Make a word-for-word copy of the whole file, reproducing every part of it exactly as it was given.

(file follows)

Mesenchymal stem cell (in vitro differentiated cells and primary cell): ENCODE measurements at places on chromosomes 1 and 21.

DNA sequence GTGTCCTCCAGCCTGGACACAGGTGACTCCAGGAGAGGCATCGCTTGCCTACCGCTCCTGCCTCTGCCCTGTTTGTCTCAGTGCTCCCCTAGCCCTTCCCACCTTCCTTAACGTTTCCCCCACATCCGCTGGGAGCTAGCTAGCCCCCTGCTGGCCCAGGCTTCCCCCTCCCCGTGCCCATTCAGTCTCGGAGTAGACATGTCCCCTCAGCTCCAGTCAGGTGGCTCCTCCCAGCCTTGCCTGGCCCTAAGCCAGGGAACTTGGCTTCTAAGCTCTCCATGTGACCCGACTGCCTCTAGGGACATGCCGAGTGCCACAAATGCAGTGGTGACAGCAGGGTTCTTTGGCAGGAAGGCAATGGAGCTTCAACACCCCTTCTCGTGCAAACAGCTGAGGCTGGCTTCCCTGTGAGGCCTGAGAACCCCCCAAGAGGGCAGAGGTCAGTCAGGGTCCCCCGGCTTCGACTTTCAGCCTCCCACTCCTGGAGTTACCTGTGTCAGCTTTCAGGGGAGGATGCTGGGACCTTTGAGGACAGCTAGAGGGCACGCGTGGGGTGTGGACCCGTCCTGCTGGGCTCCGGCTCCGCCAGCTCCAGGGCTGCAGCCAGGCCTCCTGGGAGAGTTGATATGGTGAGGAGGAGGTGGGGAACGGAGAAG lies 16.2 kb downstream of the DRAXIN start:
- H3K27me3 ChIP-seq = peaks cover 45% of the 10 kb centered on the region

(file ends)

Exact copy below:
Mesenchymal stem cell (in vitro differentiated cells and primary cell): ENCODE measurements at places on chromosomes 1 and 21.

DNA sequence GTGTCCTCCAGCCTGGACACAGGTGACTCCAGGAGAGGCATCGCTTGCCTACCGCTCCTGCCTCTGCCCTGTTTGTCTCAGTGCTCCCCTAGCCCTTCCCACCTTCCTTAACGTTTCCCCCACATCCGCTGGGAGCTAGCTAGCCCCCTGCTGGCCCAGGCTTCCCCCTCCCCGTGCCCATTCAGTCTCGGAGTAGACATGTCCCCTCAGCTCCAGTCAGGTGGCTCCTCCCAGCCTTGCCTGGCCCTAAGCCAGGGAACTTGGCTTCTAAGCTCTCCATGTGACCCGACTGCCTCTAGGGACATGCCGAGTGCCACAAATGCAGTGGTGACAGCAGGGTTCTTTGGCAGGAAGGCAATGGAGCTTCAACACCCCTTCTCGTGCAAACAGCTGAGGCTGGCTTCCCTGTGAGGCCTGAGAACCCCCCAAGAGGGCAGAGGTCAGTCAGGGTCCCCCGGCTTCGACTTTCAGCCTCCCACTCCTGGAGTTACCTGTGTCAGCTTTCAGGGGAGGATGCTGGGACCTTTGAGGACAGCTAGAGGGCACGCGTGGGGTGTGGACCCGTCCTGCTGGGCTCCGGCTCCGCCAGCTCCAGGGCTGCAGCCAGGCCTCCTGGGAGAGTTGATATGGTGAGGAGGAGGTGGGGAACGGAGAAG lies 16.2 kb downstream of the DRAXIN start:
- H3K27me3 ChIP-seq = peaks cover 45% of the 10 kb centered on the region